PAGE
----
Your success as a leader depends critically on your ability to listen. The majority of information that you use for your decision-making comes from listening. Building rapport, supporting your team, the process of being a leader all comes from listening. It has been said that the key to leadership is to understand and then be understood. In other words, to be a good communicator you first have to learn how to understand and that is listening.
It’s very hard to get your point of view across if you don’t listen first. How many times have you wished that the person with whom you’re communicating, would listen. Here are seven principles of good listening that are used by every effective leader.
Number one. Stop talking. Let the speaker finish. Even when you are in a very familiar situation, stop talking and listen.
Number two. Relax. All the research clearly shows that when you are relaxed you are a much better listener. If you are tense and stressed or nervous then your listening skills diminish.
Number three. Show the person you are listening. This simple tactic puts them at ease. Small gestures such as nodding your head, eye contact, leaning forward and making affirmative sounds all help to show the person that you’re listening. Give the speaker your undivided attention.
Number four. Your objective in this communication is to understand what the person is saying, not to disagree with every point. There is no point starting an argument if your objective is to listen.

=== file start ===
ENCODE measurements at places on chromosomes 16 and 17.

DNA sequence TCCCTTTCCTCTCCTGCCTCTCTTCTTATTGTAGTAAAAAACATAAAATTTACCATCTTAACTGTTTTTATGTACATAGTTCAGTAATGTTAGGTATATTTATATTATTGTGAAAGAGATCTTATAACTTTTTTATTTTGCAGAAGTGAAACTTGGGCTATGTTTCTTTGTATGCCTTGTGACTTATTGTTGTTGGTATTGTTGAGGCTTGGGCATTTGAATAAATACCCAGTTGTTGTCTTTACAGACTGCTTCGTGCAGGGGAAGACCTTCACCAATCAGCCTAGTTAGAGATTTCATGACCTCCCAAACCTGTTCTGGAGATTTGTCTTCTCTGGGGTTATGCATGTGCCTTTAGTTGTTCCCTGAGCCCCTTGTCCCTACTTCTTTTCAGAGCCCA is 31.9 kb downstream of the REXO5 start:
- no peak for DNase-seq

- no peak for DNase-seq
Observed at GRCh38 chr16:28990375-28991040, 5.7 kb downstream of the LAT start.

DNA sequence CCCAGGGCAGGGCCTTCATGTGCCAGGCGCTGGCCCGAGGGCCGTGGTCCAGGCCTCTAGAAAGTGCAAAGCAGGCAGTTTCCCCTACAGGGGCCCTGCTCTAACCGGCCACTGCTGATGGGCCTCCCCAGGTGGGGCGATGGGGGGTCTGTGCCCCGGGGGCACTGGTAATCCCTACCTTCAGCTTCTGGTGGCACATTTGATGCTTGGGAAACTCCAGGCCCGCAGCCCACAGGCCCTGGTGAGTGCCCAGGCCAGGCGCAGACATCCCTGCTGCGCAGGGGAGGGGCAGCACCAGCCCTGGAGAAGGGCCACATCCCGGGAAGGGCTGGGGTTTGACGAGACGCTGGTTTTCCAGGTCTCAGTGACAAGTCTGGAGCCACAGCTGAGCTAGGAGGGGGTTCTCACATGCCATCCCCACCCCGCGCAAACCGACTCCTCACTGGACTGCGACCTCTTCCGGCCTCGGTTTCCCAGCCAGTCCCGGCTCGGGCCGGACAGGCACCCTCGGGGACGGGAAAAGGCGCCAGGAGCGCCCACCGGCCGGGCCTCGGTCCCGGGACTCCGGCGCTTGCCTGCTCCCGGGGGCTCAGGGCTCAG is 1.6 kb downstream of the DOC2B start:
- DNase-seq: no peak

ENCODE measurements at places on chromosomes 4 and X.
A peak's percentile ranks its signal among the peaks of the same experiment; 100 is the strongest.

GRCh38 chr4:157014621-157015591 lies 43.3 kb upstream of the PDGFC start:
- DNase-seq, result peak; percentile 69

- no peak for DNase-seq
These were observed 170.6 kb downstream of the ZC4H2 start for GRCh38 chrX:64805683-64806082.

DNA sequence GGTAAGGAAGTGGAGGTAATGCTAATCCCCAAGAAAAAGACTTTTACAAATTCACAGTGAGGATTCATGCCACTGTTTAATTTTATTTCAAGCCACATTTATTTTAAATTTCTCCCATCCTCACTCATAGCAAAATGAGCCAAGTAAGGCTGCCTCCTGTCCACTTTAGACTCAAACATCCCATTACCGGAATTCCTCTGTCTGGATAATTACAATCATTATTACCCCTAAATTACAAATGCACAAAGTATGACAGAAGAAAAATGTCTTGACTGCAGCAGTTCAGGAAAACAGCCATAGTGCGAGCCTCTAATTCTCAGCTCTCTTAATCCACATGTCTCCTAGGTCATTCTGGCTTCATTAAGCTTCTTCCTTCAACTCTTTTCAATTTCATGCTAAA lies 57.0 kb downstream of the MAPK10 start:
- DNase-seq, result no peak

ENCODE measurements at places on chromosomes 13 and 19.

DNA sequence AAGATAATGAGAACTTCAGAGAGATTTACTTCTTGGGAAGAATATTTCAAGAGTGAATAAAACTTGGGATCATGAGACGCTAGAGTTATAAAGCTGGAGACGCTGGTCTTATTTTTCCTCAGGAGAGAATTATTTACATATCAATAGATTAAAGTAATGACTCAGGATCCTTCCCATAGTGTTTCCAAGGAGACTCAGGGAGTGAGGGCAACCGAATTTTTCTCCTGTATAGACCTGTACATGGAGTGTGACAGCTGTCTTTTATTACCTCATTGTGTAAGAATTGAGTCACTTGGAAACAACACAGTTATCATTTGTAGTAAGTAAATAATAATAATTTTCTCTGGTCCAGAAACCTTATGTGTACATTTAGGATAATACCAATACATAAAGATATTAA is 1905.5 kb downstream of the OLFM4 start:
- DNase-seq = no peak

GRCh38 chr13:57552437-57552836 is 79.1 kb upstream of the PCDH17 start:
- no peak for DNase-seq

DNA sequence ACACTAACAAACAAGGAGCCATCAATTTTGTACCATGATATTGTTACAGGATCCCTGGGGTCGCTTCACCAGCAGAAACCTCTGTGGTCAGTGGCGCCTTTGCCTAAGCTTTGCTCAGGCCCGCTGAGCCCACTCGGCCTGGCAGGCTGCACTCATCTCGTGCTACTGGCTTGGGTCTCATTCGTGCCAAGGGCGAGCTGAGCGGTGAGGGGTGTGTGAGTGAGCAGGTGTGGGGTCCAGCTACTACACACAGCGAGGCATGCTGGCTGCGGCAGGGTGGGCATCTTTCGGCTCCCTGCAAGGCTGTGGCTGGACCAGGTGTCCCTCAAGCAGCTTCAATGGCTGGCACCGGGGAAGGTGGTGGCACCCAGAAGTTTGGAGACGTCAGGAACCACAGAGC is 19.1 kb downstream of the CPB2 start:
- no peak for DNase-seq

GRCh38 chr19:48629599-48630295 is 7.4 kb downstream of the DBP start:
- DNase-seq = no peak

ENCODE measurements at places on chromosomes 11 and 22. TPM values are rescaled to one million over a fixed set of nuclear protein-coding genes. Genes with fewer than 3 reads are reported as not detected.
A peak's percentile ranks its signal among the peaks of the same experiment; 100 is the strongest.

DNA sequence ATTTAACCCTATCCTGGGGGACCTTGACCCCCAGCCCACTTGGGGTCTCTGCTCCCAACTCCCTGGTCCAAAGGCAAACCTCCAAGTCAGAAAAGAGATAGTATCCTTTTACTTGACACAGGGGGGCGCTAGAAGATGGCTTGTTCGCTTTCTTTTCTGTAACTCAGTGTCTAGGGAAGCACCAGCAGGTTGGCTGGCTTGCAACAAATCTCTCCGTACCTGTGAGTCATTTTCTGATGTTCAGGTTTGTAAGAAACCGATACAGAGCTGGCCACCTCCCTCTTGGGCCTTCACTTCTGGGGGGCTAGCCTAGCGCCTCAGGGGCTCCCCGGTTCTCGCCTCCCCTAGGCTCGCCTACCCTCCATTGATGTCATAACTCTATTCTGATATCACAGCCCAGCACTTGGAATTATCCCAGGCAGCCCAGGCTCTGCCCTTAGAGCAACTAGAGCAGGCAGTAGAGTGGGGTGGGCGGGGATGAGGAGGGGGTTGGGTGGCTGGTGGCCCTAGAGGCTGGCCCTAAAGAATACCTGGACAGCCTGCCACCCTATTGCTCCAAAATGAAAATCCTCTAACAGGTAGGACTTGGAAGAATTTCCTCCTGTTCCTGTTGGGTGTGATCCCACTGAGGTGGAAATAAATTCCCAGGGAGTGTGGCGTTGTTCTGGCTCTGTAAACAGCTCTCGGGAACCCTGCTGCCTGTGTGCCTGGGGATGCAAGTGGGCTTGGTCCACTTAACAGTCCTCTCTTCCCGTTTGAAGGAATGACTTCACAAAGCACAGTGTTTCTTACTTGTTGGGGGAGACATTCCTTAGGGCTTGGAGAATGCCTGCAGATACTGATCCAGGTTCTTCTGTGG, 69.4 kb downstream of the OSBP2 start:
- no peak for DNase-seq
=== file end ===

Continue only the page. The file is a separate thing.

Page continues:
Number five. The awake to the possibility that your personal prejudices may hinder your listening ability. It is very difficult sometimes to evaluate the person rather than what they are saying. However, to ensure good listening you must suppress your personal views and prejudices when you are attempting to find out about others.
Number six. Listen with empathy. Try and put yourself in the other person’s position. If you are that person what would it mean to you if you were saying the same thing? How important would it be? How would it affect you?
Number seven. It’s important to remember that when people speak or talk about something, they often leave bits out. So you have to be alert to what the person is saying but also work out what the person is not saying. Ask yourself, why would you, if you were speaking, leave out the bits the other person has left out? It’s all about putting yourself in the other person’s position and trying to feel what they are feeling.
Effective listening is one of the most important leadership skills because without it, leaders cannot function very well.
By Andrew Clapton